I learned that what I think is my “best” art may not be what others think my best art is. I’ve also created more artwork in the past 6 months than I have in the past 6 years. It’s quite rewarding (as well as confidence- and esteem-building) to look back over all this art and see how productive I have been and continue to be.
I am also creating more naturally, exploring new topics, themes and subjects or mediums that in the past intimidated me.
And then one day, I drew Bigfoot.
It struck me that I had never really drawn a lot of the things that as a kid I was fascinated with — Bigfoot, ancient civilizations, and other fringe subjects. I was working from this narrow perspective up until now, trying to second-guess my “audience” (if there even was one), and also far too over-obsessed with my artwork all fitting in tightly to my cartoon logo business.
I started drawing topics that I got a kick out of, regardless of how obscure or “out there” they were. These daily sketches were mine, and I could create whatever I wanted to. I drew the Sphinx and the Great Pyramid of Egypt. I drew portraits of my favorite subversive philosophers. Eventually, I drew Bigfoot. And then another Bigfoot. And another. I kept exploring this idea of variation on this single theme (most likely because my client work tends to be a one-shot development process, and this was a welcome contrast).
At one point, the thought occurred to me that Bigfoot was the “ultimate camper”, since he left no trace. Somehow this train of thought led me to wonder what it would look like if the National Park Service had an actual Bigfoot unit to track and spot Bigfoot? The National Parks and National Forests seemed likely candidates for Sasquatch habitat.
At any rate, I sketched this design for an imaginary embroidered patch for an imaginary “Bigfoot Patrol” unit of the National Parks System. And after I posted it online, I got a lot of positive response from it. I liked it too, before I even got any feedback. I ended up doing a series of “Bigfoot-type creatures from around the world”, each with their own patch design. They were a hit, and people were spontaneously emailing me to “make real patches” and “make t-shirts!”.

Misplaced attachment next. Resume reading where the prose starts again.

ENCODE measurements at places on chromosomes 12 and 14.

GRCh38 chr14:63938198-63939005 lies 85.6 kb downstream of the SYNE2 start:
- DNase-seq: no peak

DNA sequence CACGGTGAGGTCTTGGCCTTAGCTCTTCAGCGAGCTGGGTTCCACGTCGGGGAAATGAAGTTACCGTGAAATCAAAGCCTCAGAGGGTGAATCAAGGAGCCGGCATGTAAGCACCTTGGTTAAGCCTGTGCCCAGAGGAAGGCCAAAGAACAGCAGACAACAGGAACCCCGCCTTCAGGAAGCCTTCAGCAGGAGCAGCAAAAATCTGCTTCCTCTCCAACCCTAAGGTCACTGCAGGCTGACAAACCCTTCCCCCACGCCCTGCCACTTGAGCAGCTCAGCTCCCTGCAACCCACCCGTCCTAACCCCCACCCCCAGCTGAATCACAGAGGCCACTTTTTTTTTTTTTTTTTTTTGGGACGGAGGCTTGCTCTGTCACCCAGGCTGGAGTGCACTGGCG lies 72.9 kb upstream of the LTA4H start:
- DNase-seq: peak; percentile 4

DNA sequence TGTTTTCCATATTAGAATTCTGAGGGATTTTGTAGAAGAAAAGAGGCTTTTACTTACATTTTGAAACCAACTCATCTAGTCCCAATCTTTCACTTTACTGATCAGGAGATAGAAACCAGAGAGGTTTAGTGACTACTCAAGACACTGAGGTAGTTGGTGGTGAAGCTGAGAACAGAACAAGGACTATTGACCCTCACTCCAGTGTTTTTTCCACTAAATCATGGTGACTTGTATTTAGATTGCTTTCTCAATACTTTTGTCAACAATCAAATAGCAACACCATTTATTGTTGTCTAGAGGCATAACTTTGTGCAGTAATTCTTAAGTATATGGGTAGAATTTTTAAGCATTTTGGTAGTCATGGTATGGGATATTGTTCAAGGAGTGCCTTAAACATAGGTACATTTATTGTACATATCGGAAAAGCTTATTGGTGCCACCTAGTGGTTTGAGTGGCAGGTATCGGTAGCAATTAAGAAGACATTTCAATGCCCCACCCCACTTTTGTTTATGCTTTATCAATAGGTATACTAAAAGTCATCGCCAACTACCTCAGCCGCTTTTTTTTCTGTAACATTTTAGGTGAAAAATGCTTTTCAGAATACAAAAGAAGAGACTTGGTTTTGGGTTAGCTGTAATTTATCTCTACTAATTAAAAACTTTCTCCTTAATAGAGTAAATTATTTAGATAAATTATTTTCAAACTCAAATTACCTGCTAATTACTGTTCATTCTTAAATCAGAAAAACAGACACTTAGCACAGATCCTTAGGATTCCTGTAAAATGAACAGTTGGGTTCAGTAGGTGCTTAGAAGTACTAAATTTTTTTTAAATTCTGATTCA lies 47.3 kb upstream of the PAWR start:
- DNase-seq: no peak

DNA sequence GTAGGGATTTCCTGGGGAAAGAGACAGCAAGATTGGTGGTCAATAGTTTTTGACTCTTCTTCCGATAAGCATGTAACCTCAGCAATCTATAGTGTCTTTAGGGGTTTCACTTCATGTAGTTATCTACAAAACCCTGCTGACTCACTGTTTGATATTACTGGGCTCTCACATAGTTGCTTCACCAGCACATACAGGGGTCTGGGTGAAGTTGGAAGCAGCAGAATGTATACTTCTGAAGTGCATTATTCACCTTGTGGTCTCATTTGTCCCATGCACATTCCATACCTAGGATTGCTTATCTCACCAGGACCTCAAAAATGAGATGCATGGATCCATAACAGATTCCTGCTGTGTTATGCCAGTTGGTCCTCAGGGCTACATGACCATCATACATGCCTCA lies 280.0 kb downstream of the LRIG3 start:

Prior to having read “The War of Art”, most likely I would have stopped right then and there. I would have taken the ego boost and not pushed my luck.
But not this time. This time I was observing myself procrastinate. I was watching it as a process, with repeatable, definable steps. I was seeing myself go through them. And then I realized I could stop it. Not this time.
From there I decided that not only was I going to pursue this to completion, I was going to bundle it together with another idea that I had let slide one too many times while wallowing in procrastination: this project was to be my Kickstarter test project.
I had zero experience with Kickstarter, but I was determined to see this though and experience the process first-hand. One of the big takeaways from implementing the growth mindset is to fail often. While I had known that for some time, I could never drag myself to actually do so. But armed with the understanding from my procrastination research that I was holding back on failing because I perceived failure as a judgment on my self-worth, and therefore wanted to delay that experience for as long as I could (which in this case, due to a lack of external pressures, could be indefinitely).
As of the writing of this post, I have a little less than a week to go with the “Bigfoot Patrol” Kickstarter campaign. I’ve raised 35% of the funding. But to be honest, the experience has already been a success. By reaching out to friends, family and fellow artists, I’ve been humbled and flattered by the generosity and support. I’ve learned a ton about how Kickstarter works, and even gained some insights into the logistics of running a business with all the prep work for the campaign.
But the deeper benefits didn’t really hit me until a week or so into the campaign when I realized that I had beaten Resistance. I had overcome procrastination. I battled perfectionism, and won. Sure, these foes will be back tomorrow (they never go away). But I will enter the next battle energized with the knowledge that I stepped up to the challenge and was victorious. In fact, stepping up to the challenge is the victory.
Sure, I want to see the Kickstarter campaign reach 100% of it’s funding and take this project to the next level. But in my mind, I’ve already exceeded 100%. And I could’t have done it without Bigfoot.